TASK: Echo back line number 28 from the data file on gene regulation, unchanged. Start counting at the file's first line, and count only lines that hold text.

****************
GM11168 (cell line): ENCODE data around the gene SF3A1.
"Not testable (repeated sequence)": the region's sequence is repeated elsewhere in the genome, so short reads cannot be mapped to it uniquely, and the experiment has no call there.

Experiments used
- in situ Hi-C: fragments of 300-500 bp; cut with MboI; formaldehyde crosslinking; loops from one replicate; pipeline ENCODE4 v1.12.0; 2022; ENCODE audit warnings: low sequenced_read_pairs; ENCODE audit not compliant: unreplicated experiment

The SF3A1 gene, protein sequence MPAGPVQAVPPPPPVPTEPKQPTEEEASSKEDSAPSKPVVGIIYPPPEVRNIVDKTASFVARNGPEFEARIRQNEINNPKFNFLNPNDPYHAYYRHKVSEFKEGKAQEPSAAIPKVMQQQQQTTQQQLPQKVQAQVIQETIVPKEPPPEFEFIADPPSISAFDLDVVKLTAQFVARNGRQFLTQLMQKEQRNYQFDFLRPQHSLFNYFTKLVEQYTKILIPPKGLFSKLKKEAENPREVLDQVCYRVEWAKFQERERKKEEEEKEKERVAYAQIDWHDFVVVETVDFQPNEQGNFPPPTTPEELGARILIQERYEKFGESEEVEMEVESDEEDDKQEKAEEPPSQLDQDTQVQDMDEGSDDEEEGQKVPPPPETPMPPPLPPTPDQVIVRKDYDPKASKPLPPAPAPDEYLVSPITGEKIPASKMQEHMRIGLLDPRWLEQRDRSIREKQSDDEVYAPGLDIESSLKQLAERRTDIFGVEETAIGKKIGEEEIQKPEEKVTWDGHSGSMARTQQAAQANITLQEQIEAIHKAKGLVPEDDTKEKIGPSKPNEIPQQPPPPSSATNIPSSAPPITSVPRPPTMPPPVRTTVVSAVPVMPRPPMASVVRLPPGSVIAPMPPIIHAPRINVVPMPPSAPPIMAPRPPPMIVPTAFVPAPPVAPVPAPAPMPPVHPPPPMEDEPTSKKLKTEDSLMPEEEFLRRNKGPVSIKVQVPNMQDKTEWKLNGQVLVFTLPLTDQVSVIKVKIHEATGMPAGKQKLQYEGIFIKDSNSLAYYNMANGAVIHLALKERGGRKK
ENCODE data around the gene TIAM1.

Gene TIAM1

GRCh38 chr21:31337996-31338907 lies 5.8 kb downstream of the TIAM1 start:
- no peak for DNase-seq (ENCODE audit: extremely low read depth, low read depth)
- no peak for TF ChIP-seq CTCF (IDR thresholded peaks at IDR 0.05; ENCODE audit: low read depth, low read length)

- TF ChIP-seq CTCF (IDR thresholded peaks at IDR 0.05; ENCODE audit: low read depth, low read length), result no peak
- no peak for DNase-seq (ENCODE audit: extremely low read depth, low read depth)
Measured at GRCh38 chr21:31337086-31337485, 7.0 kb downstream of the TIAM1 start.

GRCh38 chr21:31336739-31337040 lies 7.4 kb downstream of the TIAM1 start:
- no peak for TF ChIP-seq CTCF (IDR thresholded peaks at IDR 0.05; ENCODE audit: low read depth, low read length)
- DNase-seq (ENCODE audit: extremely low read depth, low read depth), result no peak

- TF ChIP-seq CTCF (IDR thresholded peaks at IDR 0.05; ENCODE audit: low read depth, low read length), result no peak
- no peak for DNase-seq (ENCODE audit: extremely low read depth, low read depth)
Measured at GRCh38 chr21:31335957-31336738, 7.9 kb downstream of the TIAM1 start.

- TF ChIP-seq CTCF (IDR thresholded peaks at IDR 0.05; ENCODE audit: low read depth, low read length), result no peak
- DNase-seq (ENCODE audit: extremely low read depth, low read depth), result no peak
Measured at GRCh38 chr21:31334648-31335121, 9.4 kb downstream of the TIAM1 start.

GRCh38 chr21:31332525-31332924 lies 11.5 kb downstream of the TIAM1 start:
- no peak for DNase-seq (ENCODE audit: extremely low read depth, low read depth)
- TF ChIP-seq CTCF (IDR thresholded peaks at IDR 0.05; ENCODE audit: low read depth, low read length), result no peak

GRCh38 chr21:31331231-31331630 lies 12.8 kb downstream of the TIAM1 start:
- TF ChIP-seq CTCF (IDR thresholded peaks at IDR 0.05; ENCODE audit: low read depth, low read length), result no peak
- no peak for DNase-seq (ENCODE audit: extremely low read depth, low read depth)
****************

- no peak for DNase-seq (ENCODE audit: extremely low read depth, low read depth)